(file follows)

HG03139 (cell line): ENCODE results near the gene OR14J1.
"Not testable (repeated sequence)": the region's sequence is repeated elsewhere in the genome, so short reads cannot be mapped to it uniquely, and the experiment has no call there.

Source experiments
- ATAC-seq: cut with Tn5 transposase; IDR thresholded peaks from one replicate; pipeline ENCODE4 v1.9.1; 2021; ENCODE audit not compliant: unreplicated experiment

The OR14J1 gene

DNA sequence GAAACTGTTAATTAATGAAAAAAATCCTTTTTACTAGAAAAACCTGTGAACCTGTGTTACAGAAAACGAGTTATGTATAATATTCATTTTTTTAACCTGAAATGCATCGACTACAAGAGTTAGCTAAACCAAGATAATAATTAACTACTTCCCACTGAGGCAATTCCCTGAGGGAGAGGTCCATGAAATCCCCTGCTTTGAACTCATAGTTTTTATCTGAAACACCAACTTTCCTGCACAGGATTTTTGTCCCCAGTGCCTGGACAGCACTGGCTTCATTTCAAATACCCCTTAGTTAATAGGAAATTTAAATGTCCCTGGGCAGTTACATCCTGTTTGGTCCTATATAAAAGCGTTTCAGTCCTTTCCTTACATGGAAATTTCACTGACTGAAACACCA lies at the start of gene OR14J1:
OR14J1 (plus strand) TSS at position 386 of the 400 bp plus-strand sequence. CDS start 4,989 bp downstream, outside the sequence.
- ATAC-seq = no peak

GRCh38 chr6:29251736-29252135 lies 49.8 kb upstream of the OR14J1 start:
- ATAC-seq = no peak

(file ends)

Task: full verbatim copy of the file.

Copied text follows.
HG03139 (cell line): ENCODE results near the gene OR14J1.
"Not testable (repeated sequence)": the region's sequence is repeated elsewhere in the genome, so short reads cannot be mapped to it uniquely, and the experiment has no call there.

Source experiments
- ATAC-seq: cut with Tn5 transposase; IDR thresholded peaks from one replicate; pipeline ENCODE4 v1.9.1; 2021; ENCODE audit not compliant: unreplicated experiment

The OR14J1 gene

DNA sequence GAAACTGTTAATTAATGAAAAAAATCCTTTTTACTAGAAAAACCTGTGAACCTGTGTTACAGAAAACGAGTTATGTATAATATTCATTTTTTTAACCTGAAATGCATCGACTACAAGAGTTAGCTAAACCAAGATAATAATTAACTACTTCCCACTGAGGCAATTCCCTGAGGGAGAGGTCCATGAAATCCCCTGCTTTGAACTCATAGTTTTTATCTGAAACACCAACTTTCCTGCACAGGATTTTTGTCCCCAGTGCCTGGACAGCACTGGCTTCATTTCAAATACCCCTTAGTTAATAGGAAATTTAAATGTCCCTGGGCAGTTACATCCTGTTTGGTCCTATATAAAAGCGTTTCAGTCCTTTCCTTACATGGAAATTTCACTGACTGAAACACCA lies at the start of gene OR14J1:
OR14J1 (plus strand) TSS at position 386 of the 400 bp plus-strand sequence. CDS start 4,989 bp downstream, outside the sequence.
- ATAC-seq = no peak

GRCh38 chr6:29251736-29252135 lies 49.8 kb upstream of the OR14J1 start:
- ATAC-seq = no peak